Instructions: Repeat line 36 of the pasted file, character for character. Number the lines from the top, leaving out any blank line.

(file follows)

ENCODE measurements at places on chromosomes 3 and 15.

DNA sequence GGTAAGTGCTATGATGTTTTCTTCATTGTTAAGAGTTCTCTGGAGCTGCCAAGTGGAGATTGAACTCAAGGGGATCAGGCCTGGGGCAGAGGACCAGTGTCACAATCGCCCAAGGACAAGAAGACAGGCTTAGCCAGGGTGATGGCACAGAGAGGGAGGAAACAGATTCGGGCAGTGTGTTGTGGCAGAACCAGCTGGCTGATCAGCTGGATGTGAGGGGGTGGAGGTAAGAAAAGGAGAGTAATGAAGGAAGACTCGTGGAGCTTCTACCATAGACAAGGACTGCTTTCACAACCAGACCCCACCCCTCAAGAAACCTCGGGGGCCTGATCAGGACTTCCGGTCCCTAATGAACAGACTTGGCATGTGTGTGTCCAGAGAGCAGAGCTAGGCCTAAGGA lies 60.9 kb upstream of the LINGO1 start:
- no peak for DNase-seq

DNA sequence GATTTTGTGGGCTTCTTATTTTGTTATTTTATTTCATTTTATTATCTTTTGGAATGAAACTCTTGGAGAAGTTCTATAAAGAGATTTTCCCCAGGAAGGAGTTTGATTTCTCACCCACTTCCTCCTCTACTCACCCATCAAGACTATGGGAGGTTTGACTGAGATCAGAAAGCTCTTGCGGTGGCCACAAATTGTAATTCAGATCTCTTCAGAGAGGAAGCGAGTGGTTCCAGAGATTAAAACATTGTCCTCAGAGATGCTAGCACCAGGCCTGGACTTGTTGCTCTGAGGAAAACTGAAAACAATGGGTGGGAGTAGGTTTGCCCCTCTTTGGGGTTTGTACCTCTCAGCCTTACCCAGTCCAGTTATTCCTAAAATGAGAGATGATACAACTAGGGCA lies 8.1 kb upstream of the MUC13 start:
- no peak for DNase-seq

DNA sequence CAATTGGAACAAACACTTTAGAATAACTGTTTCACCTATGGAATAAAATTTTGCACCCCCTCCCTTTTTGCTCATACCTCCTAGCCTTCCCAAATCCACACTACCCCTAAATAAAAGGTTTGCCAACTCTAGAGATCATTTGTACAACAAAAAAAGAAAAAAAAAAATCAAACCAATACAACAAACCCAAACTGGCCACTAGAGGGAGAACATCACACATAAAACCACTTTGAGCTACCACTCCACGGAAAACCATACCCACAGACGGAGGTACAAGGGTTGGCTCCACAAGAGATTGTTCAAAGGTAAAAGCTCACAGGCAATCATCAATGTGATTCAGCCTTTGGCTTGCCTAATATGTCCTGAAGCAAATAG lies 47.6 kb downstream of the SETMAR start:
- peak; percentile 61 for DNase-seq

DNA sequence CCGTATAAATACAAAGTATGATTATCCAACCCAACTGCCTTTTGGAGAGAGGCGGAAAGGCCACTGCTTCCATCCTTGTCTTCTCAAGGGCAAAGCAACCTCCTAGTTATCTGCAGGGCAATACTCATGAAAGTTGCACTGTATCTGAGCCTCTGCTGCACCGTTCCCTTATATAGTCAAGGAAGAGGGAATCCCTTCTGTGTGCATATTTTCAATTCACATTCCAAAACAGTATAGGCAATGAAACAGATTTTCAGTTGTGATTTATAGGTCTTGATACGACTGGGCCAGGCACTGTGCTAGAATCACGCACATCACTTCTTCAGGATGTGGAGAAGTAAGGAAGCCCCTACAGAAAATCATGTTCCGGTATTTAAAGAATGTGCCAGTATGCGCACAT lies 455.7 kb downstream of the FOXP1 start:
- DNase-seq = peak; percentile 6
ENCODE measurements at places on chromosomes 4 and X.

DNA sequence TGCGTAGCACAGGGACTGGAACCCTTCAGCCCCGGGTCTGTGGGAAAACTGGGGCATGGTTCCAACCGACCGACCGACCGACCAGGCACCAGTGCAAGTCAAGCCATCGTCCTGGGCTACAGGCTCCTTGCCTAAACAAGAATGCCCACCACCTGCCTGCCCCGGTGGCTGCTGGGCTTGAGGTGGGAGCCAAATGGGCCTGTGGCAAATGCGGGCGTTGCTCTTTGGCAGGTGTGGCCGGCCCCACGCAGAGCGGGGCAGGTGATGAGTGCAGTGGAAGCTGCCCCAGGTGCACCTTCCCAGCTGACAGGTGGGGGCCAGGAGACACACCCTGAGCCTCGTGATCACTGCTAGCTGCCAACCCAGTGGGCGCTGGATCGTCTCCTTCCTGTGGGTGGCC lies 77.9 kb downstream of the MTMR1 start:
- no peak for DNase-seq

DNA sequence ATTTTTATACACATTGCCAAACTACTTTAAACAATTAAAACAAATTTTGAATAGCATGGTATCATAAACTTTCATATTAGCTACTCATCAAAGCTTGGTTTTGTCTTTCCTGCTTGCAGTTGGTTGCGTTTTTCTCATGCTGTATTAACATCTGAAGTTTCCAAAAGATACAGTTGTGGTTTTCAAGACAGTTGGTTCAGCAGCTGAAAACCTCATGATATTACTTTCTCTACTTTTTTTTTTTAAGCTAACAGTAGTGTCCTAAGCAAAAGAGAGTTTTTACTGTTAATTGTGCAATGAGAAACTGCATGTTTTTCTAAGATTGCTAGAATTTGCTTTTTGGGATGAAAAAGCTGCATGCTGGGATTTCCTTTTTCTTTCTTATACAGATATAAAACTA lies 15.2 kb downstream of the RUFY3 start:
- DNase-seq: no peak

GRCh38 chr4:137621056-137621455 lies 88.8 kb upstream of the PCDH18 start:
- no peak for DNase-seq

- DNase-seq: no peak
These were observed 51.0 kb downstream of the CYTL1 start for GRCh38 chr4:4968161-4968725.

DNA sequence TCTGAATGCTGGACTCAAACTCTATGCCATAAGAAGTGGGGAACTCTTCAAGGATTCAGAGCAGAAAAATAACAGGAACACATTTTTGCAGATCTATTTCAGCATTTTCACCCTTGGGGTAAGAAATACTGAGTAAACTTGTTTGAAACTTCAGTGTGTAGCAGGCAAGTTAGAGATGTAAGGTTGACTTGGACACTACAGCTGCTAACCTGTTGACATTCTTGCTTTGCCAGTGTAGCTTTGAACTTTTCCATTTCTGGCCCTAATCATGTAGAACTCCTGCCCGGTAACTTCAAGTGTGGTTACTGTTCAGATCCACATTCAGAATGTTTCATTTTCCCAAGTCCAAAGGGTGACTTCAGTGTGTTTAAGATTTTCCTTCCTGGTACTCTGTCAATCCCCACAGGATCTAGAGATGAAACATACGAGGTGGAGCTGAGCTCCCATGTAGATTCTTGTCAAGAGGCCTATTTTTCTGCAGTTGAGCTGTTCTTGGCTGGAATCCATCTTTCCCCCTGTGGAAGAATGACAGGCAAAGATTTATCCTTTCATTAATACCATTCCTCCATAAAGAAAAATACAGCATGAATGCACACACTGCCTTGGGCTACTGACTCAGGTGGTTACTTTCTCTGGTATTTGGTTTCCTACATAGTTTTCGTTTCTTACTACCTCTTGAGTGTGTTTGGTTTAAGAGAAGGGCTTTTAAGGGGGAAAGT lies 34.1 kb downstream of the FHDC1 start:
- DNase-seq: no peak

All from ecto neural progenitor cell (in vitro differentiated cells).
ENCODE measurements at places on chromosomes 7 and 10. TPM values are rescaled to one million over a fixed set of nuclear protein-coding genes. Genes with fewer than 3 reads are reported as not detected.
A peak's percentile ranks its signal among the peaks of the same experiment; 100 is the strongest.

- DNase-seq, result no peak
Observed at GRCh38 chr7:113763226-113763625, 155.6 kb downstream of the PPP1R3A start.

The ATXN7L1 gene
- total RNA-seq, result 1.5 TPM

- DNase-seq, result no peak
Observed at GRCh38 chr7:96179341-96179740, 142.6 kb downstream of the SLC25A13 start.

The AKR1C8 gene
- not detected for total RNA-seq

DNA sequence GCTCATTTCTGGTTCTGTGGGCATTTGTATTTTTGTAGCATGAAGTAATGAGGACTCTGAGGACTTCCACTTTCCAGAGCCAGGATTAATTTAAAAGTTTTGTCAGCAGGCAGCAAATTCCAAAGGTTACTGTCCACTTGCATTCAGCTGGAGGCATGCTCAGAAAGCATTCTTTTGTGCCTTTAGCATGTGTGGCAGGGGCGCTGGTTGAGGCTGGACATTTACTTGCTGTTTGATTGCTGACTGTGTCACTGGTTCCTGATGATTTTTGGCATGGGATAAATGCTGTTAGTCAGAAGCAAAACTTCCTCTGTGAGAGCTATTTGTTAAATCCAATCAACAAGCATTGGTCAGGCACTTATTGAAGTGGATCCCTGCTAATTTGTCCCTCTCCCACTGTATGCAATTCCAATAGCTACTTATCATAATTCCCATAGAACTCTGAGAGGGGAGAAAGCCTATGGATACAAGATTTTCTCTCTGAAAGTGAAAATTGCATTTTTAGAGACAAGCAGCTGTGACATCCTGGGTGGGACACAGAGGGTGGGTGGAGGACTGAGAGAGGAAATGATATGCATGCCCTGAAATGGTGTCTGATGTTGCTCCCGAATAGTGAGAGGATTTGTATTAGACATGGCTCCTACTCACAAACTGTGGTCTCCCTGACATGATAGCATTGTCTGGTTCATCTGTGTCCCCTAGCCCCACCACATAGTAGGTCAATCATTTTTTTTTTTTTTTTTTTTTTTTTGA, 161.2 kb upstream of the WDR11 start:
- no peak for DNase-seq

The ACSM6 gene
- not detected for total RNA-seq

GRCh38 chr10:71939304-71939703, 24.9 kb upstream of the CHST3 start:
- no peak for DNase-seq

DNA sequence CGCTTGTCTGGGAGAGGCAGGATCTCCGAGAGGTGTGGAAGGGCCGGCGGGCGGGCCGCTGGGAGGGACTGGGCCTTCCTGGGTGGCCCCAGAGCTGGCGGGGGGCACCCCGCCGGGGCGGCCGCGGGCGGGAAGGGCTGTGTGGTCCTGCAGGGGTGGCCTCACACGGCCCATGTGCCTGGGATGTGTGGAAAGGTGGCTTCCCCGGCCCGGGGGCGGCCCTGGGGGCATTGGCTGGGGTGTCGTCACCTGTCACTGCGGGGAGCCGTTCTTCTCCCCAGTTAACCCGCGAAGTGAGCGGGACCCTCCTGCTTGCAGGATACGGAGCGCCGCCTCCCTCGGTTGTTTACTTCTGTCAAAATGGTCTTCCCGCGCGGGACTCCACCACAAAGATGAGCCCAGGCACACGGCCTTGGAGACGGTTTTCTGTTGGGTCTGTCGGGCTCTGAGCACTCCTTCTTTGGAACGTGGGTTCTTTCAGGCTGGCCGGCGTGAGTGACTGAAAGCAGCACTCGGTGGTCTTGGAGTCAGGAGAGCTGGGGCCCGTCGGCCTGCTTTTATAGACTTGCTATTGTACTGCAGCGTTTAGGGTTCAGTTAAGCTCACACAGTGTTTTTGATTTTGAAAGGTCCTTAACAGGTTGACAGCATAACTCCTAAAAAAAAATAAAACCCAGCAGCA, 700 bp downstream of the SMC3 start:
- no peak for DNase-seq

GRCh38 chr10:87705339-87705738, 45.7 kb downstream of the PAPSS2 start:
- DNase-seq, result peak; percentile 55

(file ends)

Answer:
GRCh38 chr10:71939304-71939703, 24.9 kb upstream of the CHST3 start: